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Geosciences and Environmental Change Science Center

Geosciences and Environmental Change Science Center (GECSC) researchers conduct multi-purpose geologic mapping and topical scientific studies to address issues concerning geologic, climatic, ecosystem, and land surface changes; human interactions with the environment; and physical, chemical, and biological characterization of the Earth's surface and upper crust. 

News

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Fossilized Footprints Reveal Human Habitation of North America Thousands of Years Earlier than Previously Thought

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Low-Flying Airplane Mapping Parts of Northeastern California

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Learning From Real-World Experience to Understand Renewable Energy Impacts to Wildlife

Publications

Oxygen isotopes of land snail shells in high latitude regions

The present study investigates the environmental significance of the oxygen isotopic composition of several modern land snail species collected along two north-to-south transects in Alaska and Scandinavia at latitudes between 60 and 70 °N. We tested the hypothesis that land snail shell δ18O values primarily track precipitation δ18O. The results show that shell δ18O values from Scandinavia were ∼5.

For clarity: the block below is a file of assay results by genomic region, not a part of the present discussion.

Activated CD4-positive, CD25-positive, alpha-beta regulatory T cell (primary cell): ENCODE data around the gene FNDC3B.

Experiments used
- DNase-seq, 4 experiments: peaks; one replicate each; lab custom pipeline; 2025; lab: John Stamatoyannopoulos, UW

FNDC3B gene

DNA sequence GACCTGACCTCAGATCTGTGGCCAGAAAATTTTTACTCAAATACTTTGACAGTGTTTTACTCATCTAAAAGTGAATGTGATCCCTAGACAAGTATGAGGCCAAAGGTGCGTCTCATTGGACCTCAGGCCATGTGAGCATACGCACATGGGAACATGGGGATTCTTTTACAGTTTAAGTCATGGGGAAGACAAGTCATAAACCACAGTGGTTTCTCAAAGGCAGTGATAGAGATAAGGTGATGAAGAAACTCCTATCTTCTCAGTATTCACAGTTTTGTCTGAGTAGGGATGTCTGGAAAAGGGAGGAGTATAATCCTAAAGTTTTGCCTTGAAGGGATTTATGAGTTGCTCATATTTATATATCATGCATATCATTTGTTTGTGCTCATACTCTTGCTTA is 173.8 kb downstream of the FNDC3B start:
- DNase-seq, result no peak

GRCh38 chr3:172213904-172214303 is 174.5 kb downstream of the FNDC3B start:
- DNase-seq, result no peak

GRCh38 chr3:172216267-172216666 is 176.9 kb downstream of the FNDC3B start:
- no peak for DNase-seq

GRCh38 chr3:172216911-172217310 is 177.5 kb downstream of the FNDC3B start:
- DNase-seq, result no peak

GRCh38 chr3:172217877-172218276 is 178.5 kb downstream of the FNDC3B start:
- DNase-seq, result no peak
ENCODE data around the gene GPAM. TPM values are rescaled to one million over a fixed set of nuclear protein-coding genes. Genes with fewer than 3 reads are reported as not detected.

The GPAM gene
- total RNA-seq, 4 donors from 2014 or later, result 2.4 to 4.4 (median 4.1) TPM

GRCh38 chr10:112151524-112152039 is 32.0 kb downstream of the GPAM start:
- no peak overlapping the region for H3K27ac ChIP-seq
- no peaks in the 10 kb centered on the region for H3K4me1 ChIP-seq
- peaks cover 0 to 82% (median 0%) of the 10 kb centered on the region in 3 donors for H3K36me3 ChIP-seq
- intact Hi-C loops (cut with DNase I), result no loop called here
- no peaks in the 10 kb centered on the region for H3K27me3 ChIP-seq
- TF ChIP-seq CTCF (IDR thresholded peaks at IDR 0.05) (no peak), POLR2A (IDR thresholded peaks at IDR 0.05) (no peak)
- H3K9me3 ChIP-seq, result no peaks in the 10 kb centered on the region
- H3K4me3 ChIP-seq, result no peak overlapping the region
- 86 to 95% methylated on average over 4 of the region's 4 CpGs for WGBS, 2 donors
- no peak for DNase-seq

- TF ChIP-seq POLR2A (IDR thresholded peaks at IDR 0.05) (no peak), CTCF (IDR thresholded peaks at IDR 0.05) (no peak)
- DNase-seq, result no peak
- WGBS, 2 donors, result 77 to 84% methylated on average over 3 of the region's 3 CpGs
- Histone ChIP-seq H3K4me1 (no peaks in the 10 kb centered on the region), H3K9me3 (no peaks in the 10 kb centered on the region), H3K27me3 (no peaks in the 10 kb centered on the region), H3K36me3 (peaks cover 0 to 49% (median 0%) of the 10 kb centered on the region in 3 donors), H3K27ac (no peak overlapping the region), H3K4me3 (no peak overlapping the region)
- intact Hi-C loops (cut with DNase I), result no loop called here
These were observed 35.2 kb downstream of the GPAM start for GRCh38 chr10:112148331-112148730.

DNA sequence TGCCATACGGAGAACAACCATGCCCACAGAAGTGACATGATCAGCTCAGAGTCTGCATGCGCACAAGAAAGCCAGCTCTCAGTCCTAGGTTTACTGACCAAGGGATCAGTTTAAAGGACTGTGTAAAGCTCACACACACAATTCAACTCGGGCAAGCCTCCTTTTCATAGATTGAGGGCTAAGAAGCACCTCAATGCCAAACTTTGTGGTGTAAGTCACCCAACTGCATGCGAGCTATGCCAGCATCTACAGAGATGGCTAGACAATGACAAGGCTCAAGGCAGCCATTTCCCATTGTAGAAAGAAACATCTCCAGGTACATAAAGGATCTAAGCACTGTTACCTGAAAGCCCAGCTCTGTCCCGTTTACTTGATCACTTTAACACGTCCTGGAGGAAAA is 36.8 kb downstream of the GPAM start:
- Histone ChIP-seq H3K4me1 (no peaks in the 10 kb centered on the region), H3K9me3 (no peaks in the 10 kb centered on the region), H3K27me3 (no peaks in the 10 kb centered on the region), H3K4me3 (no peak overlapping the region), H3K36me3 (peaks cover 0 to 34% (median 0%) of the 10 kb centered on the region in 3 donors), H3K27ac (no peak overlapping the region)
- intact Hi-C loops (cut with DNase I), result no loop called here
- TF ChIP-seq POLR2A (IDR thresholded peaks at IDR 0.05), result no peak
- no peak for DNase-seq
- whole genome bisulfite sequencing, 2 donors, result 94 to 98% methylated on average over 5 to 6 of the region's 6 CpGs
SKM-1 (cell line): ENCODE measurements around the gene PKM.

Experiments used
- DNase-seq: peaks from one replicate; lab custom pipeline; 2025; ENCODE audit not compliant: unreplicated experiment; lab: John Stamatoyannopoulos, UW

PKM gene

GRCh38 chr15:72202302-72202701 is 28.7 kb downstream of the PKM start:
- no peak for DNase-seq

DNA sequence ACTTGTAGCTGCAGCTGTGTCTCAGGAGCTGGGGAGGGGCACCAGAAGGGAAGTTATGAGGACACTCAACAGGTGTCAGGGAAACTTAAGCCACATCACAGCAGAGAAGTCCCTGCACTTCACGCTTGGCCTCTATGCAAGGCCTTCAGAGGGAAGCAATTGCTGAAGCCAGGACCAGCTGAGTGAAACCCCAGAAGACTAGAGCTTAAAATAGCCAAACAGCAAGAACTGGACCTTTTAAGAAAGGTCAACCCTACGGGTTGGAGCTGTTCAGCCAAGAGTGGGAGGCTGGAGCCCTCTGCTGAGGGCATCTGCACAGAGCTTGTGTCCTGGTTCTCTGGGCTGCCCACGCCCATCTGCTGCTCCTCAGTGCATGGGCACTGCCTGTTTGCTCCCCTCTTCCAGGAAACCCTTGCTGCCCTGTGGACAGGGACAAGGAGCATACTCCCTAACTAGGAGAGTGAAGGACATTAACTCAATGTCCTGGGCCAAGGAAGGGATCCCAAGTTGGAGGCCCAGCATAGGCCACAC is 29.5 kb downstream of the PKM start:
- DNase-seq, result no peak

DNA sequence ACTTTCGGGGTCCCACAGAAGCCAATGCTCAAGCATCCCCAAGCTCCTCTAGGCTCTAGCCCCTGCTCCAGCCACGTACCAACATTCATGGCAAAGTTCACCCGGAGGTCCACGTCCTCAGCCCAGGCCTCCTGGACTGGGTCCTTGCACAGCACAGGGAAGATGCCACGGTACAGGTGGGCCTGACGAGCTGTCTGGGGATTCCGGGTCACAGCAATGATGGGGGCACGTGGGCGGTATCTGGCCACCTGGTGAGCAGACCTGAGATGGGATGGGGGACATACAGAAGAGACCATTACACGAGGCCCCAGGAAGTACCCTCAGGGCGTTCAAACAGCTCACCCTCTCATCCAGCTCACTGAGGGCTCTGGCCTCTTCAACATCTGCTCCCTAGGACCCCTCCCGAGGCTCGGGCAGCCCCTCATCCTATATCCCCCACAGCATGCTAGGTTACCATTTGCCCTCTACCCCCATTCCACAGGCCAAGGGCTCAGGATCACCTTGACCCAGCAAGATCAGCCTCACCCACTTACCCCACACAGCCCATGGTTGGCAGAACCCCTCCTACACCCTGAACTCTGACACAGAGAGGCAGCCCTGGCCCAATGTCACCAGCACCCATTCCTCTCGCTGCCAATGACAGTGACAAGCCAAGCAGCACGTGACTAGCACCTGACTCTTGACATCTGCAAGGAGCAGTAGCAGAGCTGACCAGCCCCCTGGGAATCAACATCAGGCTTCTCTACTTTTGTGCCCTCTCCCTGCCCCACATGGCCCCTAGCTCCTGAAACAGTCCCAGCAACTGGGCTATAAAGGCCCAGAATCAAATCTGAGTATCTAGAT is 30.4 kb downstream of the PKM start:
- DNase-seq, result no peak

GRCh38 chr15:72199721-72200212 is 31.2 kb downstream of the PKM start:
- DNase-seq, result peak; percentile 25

Photomosaics and logs associated with study of West Napa Fault at Ehlers Lane, north of Saint Helena, California

The West Napa Fault has previously been mapped as extending ~45 kilometers (km) from northern Vallejo to southern Saint Helena, California, dominantly running along the western edge of Napa Valley. A zone of fault strands (some previously unmapped) along a ~15-km section of the fault ruptured during the 2014 magnitude 6.0 South Napa earthquake, illustrating the need for further investigation of th

Response to comment on “Evidence of humans in North America during the Last Glacial Maximum”

Madsen et al. question the reliability of calibrated radiocarbon ages associated with human footprints discovered recently in White Sands National Park, New Mexico, USA. On the basis of the geologic, hydrologic, stratigraphic, and chronologic evidence, we maintain that the ages are robust and conclude that the footprints date to between ~23,000 and 21,000 years ago.Madsen et al. (1) question the v